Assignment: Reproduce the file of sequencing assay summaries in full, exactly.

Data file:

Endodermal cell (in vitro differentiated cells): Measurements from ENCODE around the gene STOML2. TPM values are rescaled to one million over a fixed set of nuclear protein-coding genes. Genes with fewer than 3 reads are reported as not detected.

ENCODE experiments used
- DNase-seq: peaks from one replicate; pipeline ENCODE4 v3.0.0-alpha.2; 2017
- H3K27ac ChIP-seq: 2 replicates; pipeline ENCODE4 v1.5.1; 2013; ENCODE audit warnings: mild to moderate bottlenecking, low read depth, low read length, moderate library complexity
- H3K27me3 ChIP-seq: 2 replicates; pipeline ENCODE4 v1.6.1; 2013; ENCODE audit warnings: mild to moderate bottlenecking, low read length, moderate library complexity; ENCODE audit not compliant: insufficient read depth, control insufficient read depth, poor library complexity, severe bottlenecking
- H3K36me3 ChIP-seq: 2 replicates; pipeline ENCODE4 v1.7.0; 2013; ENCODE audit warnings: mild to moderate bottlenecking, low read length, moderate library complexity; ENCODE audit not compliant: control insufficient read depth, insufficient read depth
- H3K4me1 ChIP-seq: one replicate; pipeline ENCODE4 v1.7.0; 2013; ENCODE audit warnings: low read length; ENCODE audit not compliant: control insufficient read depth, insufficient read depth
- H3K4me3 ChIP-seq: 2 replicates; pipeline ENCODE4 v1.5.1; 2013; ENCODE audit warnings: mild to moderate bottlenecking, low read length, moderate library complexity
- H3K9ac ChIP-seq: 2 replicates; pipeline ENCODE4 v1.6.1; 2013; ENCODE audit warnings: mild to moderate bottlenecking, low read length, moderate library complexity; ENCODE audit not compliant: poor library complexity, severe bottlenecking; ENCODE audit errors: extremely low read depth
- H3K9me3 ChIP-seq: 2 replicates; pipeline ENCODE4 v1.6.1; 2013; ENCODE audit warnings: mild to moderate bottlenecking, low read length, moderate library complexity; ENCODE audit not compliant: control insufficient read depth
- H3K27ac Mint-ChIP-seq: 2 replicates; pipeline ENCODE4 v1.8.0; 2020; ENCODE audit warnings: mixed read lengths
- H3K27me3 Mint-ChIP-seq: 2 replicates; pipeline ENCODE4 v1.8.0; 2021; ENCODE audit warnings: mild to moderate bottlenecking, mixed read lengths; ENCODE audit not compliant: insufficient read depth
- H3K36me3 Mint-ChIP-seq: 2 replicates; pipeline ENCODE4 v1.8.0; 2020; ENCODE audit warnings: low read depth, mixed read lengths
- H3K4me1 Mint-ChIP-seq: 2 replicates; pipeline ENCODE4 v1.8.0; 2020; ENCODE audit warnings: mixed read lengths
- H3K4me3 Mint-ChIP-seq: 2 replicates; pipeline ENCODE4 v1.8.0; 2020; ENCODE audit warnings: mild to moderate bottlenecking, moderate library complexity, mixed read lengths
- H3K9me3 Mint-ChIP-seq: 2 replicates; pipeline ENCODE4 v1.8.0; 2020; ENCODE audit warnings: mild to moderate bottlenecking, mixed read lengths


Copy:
Endodermal cell (in vitro differentiated cells): Measurements from ENCODE around the gene STOML2. TPM values are rescaled to one million over a fixed set of nuclear protein-coding genes. Genes with fewer than 3 reads are reported as not detected.

ENCODE experiments used
- DNase-seq: peaks from one replicate; pipeline ENCODE4 v3.0.0-alpha.2; 2017
- H3K27ac ChIP-seq: 2 replicates; pipeline ENCODE4 v1.5.1; 2013; ENCODE audit warnings: mild to moderate bottlenecking, low read depth, low read length, moderate library complexity
- H3K27me3 ChIP-seq: 2 replicates; pipeline ENCODE4 v1.6.1; 2013; ENCODE audit warnings: mild to moderate bottlenecking, low read length, moderate library complexity; ENCODE audit not compliant: insufficient read depth, control insufficient read depth, poor library complexity, severe bottlenecking
- H3K36me3 ChIP-seq: 2 replicates; pipeline ENCODE4 v1.7.0; 2013; ENCODE audit warnings: mild to moderate bottlenecking, low read length, moderate library complexity; ENCODE audit not compliant: control insufficient read depth, insufficient read depth
- H3K4me1 ChIP-seq: one replicate; pipeline ENCODE4 v1.7.0; 2013; ENCODE audit warnings: low read length; ENCODE audit not compliant: control insufficient read depth, insufficient read depth
- H3K4me3 ChIP-seq: 2 replicates; pipeline ENCODE4 v1.5.1; 2013; ENCODE audit warnings: mild to moderate bottlenecking, low read length, moderate library complexity
- H3K9ac ChIP-seq: 2 replicates; pipeline ENCODE4 v1.6.1; 2013; ENCODE audit warnings: mild to moderate bottlenecking, low read length, moderate library complexity; ENCODE audit not compliant: poor library complexity, severe bottlenecking; ENCODE audit errors: extremely low read depth
- H3K9me3 ChIP-seq: 2 replicates; pipeline ENCODE4 v1.6.1; 2013; ENCODE audit warnings: mild to moderate bottlenecking, low read length, moderate library complexity; ENCODE audit not compliant: control insufficient read depth
- H3K27ac Mint-ChIP-seq: 2 replicates; pipeline ENCODE4 v1.8.0; 2020; ENCODE audit warnings: mixed read lengths
- H3K27me3 Mint-ChIP-seq: 2 replicates; pipeline ENCODE4 v1.8.0; 2021; ENCODE audit warnings: mild to moderate bottlenecking, mixed read lengths; ENCODE audit not compliant: insufficient read depth
- H3K36me3 Mint-ChIP-seq: 2 replicates; pipeline ENCODE4 v1.8.0; 2020; ENCODE audit warnings: low read depth, mixed read lengths
- H3K4me1 Mint-ChIP-seq: 2 replicates; pipeline ENCODE4 v1.8.0; 2020; ENCODE audit warnings: mixed read lengths
- H3K4me3 Mint-ChIP-seq: 2 replicates; pipeline ENCODE4 v1.8.0; 2020; ENCODE audit warnings: mild to moderate bottlenecking, moderate library complexity, mixed read lengths
- H3K9me3 Mint-ChIP-seq: 2 replicates; pipeline ENCODE4 v1.8.0; 2020; ENCODE audit warnings: mild to moderate bottlenecking, mixed read lengths